Fifthly, the now-widespread view that the Gospels are akin to ancient biographies, argued by Richard Burridge and others, is bearing fruit in some fine work reading the Gospels this way. Helen Bond has recently published a valuable discussion of Mark as biography in conversation with other ancient biographies. Michael Licona has used the biographical nature of the Gospels to provide a valuable comparison with the biographies of Plutarch, which illuminates why there are the kind of differences there are among the Gospel accounts. Craig Keener has written a fine study, Christobiography, showing how the biographical nature of the Gospels helps understand their message about Jesus.


IP: What do you find most exciting in the discipline of biblical studies at the moment?

SW & DW: There are lots of exciting things, for example the renewed scholarly interest in the earliest oral traditions of Jesus. Then there is the huge amount of informative scholarly work being done on the historical and social background to thee New Testament, not least on Palestinian archaeology, by scholars such as Craig Evans and Rainer Riesner.

Further, something quite different: the care with which scholars young and old are reading the Bible is an encouraging feature, as is their frequent desire to engage creatively with Scripture in relation to today’s church and world. Both of us have enjoyed working with some fine doctoral students who are becoming the next generation of biblical teachers in theological colleges, seminaries, universities, and churches around the world. The cross-fertilisation between scholarship in the west and the majority world is a key feature which will become ever more important as the church’s base is increasingly not in the western world. It’s exciting to see growing numbers of scholars who are not all male, white and western, and to learn from the concerns and questions they bring to reading Scripture.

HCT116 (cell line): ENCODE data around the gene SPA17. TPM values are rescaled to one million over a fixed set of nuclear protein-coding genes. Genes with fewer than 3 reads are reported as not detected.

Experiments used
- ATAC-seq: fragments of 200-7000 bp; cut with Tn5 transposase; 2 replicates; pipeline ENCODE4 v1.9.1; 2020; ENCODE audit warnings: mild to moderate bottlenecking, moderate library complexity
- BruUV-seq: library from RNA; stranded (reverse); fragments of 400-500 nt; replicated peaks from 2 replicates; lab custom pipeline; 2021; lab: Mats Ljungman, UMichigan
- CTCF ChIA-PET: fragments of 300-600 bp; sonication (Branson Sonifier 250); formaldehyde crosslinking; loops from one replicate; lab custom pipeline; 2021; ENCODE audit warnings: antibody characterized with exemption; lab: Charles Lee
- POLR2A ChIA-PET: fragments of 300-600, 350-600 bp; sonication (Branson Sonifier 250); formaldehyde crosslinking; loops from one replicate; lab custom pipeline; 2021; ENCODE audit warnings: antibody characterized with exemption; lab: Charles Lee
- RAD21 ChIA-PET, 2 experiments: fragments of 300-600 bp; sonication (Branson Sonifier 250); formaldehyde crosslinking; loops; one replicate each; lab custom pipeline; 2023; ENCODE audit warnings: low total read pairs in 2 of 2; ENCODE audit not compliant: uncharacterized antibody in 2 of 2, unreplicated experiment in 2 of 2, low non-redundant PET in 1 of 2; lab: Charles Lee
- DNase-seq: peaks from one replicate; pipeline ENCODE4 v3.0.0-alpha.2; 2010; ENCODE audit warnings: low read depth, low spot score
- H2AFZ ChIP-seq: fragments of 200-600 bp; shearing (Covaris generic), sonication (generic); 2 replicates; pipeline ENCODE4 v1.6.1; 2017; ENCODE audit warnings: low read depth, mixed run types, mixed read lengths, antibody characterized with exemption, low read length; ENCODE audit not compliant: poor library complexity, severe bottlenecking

IP: What do you see as the main challenges for the churches in their engagement with Scripture today?

SW & DW: Simply engaging with Scripture would be good! The general lack of knowledge of Scripture in western churches is distressing, and both of us have experienced this in having to start further back in teaching the Gospels and Acts to students than thirty years ago. Many students in theological college who are training to be ministers and pastors have come to faith from non-Christian backgrounds and, through no fault of their own, have a long way to go in getting to know the contents of Scripture. In this, they reflect the congregations from which they come. Our friend Lucy Peppiatt wrote a blog post in 2019 about the dangers of a theological fast food culture, and comments there on the positive response she got to speaking very straightforwardly from the Bible at a major charismatic Christian conference, without the usual ‘here’s what God did for me’ stories and clever jokes . Our concern to help people read Scripture for themselves is, to turn full circle, what led to this book!